Washington, DC Nursing Home Fire, Feb 1961
7 AGED PERSONS DIE IN WASHINGTON FIRE.
CAPITAL NURSING HOME BURNS.
Washington (AP) -- Seven aged, bedridden patients burned to death yesterday when racing flames quickly engulfed a four story private nursing
home for the elderly.
At least 27 other persons -- patients, employes, firemen, policemen and passersby -- were treated
in hospitals. Fire Chief Millard H. Sutton called it
"one of the worst fires in years" here.
The seven who died -- four women and three men -- were in bed on the top floor when the fire reached them from the basement. Their bodies were found either still in bed or on the floor.
Two nurses, NANCY COGINS and LUCY CARTNER, said they were on the fourth floor when the ararm was sounded. They said they managed to drag one of the floor's eight patients to safety, hoping firemen could rescue the other seven.
Patients on the first three floors were taken out by employes, firemen and passing citizens. The aged survivors, shock and bewilderment evident in their faces, were led to nearby buildings. There they waited their turns for ambulances shuttling back and forth to hospitals.
All available doctors and ambulances in the city were ordered to the scene and many ambulances from nearby Maryland were pressed into service.
At least one woman patient was taken down a ladder about an hour after the flames broke out, despite the speed with which the fire spread.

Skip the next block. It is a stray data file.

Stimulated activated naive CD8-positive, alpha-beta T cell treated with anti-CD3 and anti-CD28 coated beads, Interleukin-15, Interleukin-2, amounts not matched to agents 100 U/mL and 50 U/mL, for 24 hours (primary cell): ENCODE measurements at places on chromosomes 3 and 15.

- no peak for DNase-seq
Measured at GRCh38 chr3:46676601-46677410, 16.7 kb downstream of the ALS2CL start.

The brick building -- the Mount Vernon Nursing Home -- is located in the fashionable Rock Creek Park area near the Calvert street and Connecticut avenue bridges across the park.
The streets nearby are normally heavy with traffic.
The added rush of fire and rescue equipment plus a rush of onlookers created such a jam that at one time it nearly halted the movement of ambulances.
There were 24 patients in the home along with five
nurses and two assistants.
The cause of the fire was not immediately determined.
It was discovered by a nurse, MRS. RUTH PEACE, when she opened a basement door. She
ran upstairs and began helping patients to escape.
The first alarm was turned in by two police officers
who were passing in a police cruiser and spotted the flames.
Workers at the home, passersby and firemen who suffered injuries did so mostly in trying to rescue the elderly patients. Some of them made several trips.
RICHARD CARTER, 23, who works across the street, ran into the burning building, passing several persons who were carrying out patients. He was told the first and second floors had been cleared.
So he struck out for the third floor. There, in a thick haze of smoke, he found a woman on the floor. He carried her in his arms, down the stairs and out of the building. CARTER said he was coughing so violently from inhaling smoke he could not make another trip.
The first alarm was sounded at 1:42 p.m. (EST), but it was 3:15 p.m. before firemen were able to enter the building and locate the dead.
Those killed were identified as:
MRS. ETHEL SCHNEIDER, 70.
MRS. DORA TRENT, 75.
MRS. MAUDE STEVENS, 77.
MRS. ALICE HESSELBACK, 86.
IRA MOSS, 63.
DR. ERNEST F. BURCHARD, 85.
JOHN DRAGUNIER, 90.
The Troy Record New York 1961-02-02